Tonight a few of us on the board attended a documentary screening in Bronfman, “Mississippi: Is This America? (1963-1964)”, which is part of PBS’ “Eyes on the Prize” Civil Rights series and a discussion on the topic of Nonviolence versus Violence in terms of the Freedom Summer of 1964. Chris Williams, along with myriad other college students, went down to Jackson, Mississippi in 1964 to register black voters and now ironically lives here in Williamstown and was able to share his story with us.
About 20 years after the fall of Reconstruction in 1890, Mississippi created a series of eligibility requirements for voters specifically aimed to disenfranchise blacks and poor whites with poll taxes, literacy tests, and grandfather clauses. In a state with a ratio of roughly four blacks to one white, Mississippi effectively reversed the voting strength of black voters with fear and bureaucratic red tape.
In order to end this stark voter suppression, The Voting Rights Act was passed in 1965, but by that time, the KKK and other racist groups violently campaigned to preserve their segregated, white-dominated society and power structure. Perhaps the best-known victims are James Chaney, Andrew Goodman, and Michael Schwerner.
On the first day of the Freedom Summer, June 21st, Chaney, Goodman and Schwerner went out to investigate a black church bombing in Philadelphia, Mississippi, and were arrested later that afternoon on alleged traffic violations and held into the night. Their release from jail was the last time they were seen alive before their badly decomposed bodies were discovered under a nearby dam six weeks later. Goodman and Schwerner had died from single gunshot wounds to the chest, but Chaney, the only black of the group, was also savagely beaten.
What is more disturbing than that tragic story is that history seems to be repeating itself in Mississippi as the state’s Voter ID Law divides blacks and whites all over again. Mississippi voted in favor to amend the state’s constitution that requires voters to present government-issued photo identification at the polls, which was seen as a strong public affirmation of the Republican initiative.”The future of the South is rushing to the past,” says Rickey Hill, a professor of black politics and theory at Mississippi Valley State University. “If you look at the new immigration laws proposed throughout the South and the voter ID laws, which amount to racial disenfranchisement, and you take these things together, what we are seeing in the American South is a racial redemption”.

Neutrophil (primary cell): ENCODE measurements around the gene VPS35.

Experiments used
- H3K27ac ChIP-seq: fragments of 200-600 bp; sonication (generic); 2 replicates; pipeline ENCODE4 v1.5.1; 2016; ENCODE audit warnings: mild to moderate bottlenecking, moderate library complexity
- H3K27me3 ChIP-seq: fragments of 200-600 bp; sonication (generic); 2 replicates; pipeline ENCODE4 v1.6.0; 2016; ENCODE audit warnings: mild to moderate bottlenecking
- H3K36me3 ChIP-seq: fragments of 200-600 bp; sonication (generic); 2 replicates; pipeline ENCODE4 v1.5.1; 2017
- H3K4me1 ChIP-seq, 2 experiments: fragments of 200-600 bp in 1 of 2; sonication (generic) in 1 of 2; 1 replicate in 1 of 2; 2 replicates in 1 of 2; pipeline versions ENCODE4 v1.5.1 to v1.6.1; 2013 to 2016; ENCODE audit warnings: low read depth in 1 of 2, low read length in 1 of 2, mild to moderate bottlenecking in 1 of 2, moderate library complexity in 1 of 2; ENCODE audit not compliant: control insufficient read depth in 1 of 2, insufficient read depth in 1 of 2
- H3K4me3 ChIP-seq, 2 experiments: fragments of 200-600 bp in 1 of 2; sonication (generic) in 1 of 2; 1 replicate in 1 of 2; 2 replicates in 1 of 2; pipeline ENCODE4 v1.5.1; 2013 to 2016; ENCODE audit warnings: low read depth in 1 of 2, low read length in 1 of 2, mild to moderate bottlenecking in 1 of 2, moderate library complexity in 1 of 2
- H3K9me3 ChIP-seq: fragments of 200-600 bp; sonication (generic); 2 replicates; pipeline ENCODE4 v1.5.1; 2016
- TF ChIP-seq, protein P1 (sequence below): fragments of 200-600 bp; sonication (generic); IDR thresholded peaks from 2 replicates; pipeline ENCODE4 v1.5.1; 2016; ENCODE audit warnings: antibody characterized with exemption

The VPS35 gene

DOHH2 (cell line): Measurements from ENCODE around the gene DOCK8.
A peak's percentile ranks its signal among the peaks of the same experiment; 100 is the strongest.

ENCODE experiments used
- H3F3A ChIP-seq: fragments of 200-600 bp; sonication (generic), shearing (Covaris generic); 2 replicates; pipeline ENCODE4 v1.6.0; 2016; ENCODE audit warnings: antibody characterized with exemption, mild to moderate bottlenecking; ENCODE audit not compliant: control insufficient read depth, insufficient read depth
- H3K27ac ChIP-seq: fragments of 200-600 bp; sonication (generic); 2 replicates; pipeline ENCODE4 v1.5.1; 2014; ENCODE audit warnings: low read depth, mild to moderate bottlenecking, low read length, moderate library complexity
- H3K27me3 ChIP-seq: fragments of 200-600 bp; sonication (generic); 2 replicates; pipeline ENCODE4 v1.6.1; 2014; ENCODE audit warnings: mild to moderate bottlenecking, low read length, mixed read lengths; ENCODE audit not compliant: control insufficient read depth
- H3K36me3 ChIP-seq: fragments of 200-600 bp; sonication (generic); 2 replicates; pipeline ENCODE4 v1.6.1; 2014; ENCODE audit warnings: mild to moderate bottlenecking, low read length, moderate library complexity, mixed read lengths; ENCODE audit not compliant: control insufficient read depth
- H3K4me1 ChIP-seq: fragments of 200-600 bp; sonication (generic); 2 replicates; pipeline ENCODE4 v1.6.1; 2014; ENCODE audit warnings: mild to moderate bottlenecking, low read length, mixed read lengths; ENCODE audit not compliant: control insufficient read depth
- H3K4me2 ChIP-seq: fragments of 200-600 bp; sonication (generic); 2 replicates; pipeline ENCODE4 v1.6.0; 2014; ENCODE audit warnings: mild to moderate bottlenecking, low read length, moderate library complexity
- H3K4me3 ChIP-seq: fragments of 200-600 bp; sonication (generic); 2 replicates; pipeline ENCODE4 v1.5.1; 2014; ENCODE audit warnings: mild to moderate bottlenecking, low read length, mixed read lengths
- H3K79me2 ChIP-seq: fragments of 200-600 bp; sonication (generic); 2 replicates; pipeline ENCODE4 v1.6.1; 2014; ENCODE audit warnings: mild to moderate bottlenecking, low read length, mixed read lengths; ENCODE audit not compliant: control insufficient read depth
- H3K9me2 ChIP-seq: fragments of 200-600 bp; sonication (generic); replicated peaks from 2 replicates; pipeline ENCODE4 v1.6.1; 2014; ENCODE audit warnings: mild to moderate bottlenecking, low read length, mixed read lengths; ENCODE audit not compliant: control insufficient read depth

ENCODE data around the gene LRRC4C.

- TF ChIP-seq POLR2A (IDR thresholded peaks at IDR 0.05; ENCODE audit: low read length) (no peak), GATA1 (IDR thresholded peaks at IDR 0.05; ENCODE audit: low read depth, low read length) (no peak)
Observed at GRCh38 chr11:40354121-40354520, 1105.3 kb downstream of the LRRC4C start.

While it can be hard to tell the difference between racial and partisan politics, in Mississippi there is a very clear racial dimension to this when we remember historical context. Democrats have complained about the wave of new election and voter ID laws across the country as a “continued assault on key Democratic voting blocs, including black and Latino voters” voting blocs which will be key for 2012 elections.